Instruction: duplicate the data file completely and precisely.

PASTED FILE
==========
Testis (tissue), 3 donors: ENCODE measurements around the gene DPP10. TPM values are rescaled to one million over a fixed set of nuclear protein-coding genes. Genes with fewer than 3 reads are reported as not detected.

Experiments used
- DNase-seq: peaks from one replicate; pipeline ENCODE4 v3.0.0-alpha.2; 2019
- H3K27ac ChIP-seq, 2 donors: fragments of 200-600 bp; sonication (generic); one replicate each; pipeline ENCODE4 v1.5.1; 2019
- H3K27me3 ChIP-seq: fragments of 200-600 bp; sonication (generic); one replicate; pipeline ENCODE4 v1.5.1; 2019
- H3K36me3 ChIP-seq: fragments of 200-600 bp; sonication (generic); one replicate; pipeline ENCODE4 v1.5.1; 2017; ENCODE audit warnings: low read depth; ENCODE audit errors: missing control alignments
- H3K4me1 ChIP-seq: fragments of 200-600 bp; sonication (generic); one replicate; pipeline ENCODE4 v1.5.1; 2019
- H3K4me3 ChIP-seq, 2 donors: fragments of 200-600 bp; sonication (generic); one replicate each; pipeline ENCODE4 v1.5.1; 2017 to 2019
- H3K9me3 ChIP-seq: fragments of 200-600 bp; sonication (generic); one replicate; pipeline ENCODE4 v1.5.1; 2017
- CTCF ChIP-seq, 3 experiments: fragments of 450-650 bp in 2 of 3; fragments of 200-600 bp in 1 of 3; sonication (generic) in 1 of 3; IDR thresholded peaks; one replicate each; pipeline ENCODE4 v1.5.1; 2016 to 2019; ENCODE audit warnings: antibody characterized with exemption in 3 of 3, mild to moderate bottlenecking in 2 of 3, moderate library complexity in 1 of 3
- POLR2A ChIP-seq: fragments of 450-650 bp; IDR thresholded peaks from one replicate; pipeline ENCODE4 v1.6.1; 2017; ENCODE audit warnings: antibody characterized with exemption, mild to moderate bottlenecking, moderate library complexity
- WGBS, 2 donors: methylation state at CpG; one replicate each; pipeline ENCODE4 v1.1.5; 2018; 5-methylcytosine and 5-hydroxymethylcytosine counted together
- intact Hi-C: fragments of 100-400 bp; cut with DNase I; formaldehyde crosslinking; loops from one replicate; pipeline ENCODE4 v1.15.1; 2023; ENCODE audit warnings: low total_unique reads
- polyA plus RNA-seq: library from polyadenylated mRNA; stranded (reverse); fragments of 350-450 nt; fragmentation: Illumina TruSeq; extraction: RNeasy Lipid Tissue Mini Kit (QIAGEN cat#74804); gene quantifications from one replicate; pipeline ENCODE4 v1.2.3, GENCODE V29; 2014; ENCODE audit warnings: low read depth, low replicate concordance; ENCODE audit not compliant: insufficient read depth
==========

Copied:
Testis (tissue), 3 donors: ENCODE measurements around the gene DPP10. TPM values are rescaled to one million over a fixed set of nuclear protein-coding genes. Genes with fewer than 3 reads are reported as not detected.

Experiments used
- DNase-seq: peaks from one replicate; pipeline ENCODE4 v3.0.0-alpha.2; 2019
- H3K27ac ChIP-seq, 2 donors: fragments of 200-600 bp; sonication (generic); one replicate each; pipeline ENCODE4 v1.5.1; 2019
- H3K27me3 ChIP-seq: fragments of 200-600 bp; sonication (generic); one replicate; pipeline ENCODE4 v1.5.1; 2019
- H3K36me3 ChIP-seq: fragments of 200-600 bp; sonication (generic); one replicate; pipeline ENCODE4 v1.5.1; 2017; ENCODE audit warnings: low read depth; ENCODE audit errors: missing control alignments
- H3K4me1 ChIP-seq: fragments of 200-600 bp; sonication (generic); one replicate; pipeline ENCODE4 v1.5.1; 2019
- H3K4me3 ChIP-seq, 2 donors: fragments of 200-600 bp; sonication (generic); one replicate each; pipeline ENCODE4 v1.5.1; 2017 to 2019
- H3K9me3 ChIP-seq: fragments of 200-600 bp; sonication (generic); one replicate; pipeline ENCODE4 v1.5.1; 2017
- CTCF ChIP-seq, 3 experiments: fragments of 450-650 bp in 2 of 3; fragments of 200-600 bp in 1 of 3; sonication (generic) in 1 of 3; IDR thresholded peaks; one replicate each; pipeline ENCODE4 v1.5.1; 2016 to 2019; ENCODE audit warnings: antibody characterized with exemption in 3 of 3, mild to moderate bottlenecking in 2 of 3, moderate library complexity in 1 of 3
- POLR2A ChIP-seq: fragments of 450-650 bp; IDR thresholded peaks from one replicate; pipeline ENCODE4 v1.6.1; 2017; ENCODE audit warnings: antibody characterized with exemption, mild to moderate bottlenecking, moderate library complexity
- WGBS, 2 donors: methylation state at CpG; one replicate each; pipeline ENCODE4 v1.1.5; 2018; 5-methylcytosine and 5-hydroxymethylcytosine counted together
- intact Hi-C: fragments of 100-400 bp; cut with DNase I; formaldehyde crosslinking; loops from one replicate; pipeline ENCODE4 v1.15.1; 2023; ENCODE audit warnings: low total_unique reads
- polyA plus RNA-seq: library from polyadenylated mRNA; stranded (reverse); fragments of 350-450 nt; fragmentation: Illumina TruSeq; extraction: RNeasy Lipid Tissue Mini Kit (QIAGEN cat#74804); gene quantifications from one replicate; pipeline ENCODE4 v1.2.3, GENCODE V29; 2014; ENCODE audit warnings: low read depth, low replicate concordance; ENCODE audit not compliant: insufficient read depth